Wednesday, February 24, 2010

Establishment of RBI: A brief Account

Warren Hastings, the Governor of Bengal during the twilight of eighteenth century was an unusual top end British official who introduced some noble changes within his jurisdiction in colonial India albeit his later life completely defied his preeminence and early fortune as he became the first top notch British official to pass through the disgraceful ire of impeachment. Anyway, Warren Hastings in his capacity of the Governor of Bengal recommended the establishment of a “General Bank in Bengal and Bihar” in January 1773.
Although this ceremonial initiation not lasted for long albeit the other proposal for amalgamation of three Presidency Banks {Bengal, Bombay and Madras} in 1866 were somehow remarkable which remained into existence with frequent renewal of policy intricacies. These three Presidency banks were finally amalgamated in 1921 with the incarnation as Imperial Bank of India.

Initially it was not structured to play a full scale role of a central bank nevertheless it proceeded with the optimization between the dual tough role of commercial entity with specific central banking leaning. But it remained abstained from key monetary planning-like note issue and management of foreign exchange which remained the business of Central government. Meanwhile in 1926, the Royal Commission on Indian Currency {also known as Hilton Young Commission} recommended that the dichotomy of functions and divisions of responsibility for control of currency and credit should be ended.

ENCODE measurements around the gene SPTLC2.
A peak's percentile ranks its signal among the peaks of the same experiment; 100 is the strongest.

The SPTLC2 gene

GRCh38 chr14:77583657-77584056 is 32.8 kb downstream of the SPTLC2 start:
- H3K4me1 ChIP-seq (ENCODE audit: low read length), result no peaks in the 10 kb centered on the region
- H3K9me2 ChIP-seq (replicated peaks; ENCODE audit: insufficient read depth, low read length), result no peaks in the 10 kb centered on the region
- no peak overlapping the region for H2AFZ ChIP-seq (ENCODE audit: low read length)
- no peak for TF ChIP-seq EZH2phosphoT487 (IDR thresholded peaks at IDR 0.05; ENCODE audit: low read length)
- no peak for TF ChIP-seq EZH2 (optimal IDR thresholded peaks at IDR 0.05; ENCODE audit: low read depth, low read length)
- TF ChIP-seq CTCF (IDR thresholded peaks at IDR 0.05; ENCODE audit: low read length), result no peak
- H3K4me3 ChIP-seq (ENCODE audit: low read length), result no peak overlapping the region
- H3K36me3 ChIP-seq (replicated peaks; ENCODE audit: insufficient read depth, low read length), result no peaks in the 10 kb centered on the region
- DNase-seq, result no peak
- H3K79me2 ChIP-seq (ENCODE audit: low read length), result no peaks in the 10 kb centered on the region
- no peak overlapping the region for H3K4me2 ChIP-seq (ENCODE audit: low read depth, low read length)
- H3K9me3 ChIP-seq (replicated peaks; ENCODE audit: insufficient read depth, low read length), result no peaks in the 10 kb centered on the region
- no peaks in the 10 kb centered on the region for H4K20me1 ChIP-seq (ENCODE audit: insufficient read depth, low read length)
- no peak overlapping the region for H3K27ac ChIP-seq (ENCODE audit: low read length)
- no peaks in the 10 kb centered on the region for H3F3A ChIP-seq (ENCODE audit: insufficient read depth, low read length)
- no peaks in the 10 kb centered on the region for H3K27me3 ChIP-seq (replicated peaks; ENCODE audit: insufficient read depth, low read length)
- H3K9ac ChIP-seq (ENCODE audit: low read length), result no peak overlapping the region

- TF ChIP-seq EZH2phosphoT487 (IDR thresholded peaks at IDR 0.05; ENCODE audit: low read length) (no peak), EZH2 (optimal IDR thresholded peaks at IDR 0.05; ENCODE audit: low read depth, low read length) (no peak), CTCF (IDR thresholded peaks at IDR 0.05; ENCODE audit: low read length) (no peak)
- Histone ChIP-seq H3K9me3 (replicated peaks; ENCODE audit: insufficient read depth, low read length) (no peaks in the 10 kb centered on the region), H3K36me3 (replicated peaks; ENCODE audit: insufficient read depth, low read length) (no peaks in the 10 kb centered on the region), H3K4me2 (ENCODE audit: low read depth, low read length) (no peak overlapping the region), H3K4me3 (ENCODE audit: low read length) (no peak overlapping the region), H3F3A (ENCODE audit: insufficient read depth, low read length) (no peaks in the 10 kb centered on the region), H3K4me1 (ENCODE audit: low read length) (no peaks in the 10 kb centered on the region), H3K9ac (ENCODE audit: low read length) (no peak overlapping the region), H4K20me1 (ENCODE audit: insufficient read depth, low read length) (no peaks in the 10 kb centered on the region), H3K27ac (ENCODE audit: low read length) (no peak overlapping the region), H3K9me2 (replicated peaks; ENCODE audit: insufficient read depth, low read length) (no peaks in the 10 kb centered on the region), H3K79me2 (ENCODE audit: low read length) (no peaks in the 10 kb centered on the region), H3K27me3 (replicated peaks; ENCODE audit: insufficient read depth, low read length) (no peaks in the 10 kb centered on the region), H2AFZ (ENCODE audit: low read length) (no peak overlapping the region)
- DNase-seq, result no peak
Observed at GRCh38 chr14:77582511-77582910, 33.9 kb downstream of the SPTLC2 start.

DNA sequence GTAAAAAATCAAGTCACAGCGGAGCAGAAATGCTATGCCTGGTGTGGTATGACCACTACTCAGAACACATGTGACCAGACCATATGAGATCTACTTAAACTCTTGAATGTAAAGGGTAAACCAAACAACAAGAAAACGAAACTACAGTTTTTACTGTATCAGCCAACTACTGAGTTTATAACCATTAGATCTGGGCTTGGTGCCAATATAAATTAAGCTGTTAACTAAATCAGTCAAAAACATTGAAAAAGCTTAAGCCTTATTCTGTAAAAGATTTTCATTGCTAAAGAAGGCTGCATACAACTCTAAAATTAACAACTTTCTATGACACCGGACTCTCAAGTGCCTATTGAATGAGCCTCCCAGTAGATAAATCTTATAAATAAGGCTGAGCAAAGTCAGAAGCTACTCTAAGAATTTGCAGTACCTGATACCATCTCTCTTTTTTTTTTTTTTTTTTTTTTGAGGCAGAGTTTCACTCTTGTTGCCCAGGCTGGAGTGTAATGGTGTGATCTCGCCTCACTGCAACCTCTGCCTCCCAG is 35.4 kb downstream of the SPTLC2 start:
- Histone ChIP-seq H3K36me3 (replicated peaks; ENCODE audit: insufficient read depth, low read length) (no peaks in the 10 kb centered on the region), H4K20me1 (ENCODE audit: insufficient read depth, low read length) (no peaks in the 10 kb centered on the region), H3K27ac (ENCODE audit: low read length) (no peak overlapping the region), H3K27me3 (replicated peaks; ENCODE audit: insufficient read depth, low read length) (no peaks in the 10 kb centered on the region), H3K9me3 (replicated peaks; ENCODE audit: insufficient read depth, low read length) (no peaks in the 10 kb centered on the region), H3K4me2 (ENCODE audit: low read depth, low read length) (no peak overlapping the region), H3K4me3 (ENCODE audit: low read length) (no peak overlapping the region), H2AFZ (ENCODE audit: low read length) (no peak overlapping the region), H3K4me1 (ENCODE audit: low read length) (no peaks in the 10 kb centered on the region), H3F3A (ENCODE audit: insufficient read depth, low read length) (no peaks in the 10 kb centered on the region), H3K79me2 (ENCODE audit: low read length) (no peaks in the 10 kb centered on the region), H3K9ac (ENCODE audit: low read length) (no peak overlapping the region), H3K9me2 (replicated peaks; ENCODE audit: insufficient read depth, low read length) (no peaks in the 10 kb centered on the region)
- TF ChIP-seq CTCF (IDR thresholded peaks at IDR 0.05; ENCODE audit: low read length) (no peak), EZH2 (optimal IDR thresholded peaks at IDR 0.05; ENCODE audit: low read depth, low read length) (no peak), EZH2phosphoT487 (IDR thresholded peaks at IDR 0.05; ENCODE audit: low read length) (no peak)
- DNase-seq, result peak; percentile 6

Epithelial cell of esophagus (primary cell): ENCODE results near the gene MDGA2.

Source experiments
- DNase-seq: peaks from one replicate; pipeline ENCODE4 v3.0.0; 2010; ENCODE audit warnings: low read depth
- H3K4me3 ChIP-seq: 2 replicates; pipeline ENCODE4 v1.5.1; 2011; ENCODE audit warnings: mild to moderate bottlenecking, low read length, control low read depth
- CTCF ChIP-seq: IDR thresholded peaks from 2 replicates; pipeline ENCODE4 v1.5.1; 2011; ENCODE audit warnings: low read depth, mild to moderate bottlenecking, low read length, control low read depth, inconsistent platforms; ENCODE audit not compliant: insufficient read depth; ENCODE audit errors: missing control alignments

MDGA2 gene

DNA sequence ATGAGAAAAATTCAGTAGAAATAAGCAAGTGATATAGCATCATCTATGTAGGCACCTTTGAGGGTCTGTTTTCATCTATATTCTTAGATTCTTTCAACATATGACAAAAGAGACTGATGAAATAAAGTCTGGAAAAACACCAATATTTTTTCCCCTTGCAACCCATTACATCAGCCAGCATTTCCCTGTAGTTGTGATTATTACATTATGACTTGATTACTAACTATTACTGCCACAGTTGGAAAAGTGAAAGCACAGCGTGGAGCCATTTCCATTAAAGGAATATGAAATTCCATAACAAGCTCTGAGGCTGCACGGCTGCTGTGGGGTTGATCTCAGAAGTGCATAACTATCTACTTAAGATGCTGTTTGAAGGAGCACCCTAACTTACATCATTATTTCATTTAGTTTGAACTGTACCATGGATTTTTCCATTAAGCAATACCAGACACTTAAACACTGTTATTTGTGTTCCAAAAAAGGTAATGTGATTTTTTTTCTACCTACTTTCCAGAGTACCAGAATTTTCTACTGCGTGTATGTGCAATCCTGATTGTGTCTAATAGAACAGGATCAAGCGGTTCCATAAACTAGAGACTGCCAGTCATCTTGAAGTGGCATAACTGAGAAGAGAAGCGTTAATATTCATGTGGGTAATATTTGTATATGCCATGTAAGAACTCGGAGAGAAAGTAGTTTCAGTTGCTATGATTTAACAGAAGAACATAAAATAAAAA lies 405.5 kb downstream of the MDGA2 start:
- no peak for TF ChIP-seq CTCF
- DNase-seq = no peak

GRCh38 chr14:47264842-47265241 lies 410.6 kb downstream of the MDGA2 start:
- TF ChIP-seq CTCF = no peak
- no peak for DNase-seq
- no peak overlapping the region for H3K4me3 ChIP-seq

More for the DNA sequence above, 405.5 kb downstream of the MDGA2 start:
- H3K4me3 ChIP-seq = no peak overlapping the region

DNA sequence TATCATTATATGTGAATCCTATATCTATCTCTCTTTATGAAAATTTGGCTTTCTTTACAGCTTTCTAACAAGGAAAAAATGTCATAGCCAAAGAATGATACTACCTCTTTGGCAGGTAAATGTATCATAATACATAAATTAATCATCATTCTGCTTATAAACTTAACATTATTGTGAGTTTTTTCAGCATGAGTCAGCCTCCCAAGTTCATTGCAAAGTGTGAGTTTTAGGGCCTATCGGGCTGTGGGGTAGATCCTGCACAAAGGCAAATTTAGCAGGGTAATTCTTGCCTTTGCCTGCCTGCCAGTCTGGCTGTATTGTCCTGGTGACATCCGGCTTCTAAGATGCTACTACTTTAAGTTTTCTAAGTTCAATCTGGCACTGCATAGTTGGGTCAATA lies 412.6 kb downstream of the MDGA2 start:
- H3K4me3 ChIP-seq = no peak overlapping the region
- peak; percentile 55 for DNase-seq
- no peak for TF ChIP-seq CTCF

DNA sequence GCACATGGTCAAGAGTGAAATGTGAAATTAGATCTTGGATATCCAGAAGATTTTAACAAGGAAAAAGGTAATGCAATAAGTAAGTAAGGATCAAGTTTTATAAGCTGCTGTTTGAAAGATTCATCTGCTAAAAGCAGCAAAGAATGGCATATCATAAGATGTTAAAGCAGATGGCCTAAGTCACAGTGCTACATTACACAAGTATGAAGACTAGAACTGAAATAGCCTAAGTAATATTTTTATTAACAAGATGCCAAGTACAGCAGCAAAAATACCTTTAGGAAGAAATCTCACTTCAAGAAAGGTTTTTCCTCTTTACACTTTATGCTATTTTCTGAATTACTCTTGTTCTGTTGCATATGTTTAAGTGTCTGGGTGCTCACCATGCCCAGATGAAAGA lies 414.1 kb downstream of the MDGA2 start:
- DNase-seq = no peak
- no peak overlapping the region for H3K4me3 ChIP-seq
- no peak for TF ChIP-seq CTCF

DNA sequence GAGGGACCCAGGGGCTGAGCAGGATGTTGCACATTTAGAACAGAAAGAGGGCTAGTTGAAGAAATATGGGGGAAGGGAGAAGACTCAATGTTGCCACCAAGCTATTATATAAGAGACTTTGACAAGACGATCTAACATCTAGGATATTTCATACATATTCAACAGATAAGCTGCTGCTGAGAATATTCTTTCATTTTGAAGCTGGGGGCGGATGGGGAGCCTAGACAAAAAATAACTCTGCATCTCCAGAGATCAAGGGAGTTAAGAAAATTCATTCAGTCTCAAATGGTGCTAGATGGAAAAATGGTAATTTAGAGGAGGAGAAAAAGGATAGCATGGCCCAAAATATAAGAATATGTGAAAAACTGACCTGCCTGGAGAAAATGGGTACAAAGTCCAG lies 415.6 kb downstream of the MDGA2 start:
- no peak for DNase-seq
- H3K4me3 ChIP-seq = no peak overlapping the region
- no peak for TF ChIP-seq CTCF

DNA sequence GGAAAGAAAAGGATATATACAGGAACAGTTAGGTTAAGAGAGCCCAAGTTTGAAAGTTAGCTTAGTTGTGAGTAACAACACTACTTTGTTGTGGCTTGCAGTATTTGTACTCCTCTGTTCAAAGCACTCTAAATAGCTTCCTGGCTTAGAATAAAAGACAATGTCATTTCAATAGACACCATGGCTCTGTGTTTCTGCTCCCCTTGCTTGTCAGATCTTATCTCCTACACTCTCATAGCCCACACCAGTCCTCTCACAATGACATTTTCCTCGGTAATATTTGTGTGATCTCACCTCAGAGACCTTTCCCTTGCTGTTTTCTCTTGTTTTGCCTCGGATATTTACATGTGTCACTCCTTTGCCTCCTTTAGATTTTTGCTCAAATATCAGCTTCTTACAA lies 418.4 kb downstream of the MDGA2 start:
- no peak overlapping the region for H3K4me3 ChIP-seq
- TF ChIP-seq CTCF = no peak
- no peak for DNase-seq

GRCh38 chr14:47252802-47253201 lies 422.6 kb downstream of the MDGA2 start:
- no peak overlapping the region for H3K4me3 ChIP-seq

The commission finally came out with an idea for establishment of a Central bank with the name of “Reserve Bank of India {RBI}” with gross distinction from dominant Imperial bank-further, RBI’s continuance was contemplated imperative for advancement of banking culture in entire length and width of the country. Later with some more stout deliberations at the both Assembly and the Council of State-the contemporary Governor General approved the formation of RBI on March 6,1934. Our strong Central bank, in its current form was finally inaugurated on April 1, 1935-rest is history; the way as an apex institution, it has been playing key roles in country’s economic and financial advanceness is indeed a great accomplishment-it’s hardly astonishing today, that it placed among the top Central banks of the world.

Atul Kumar Thakur
Februray21st 2010, New Delhi

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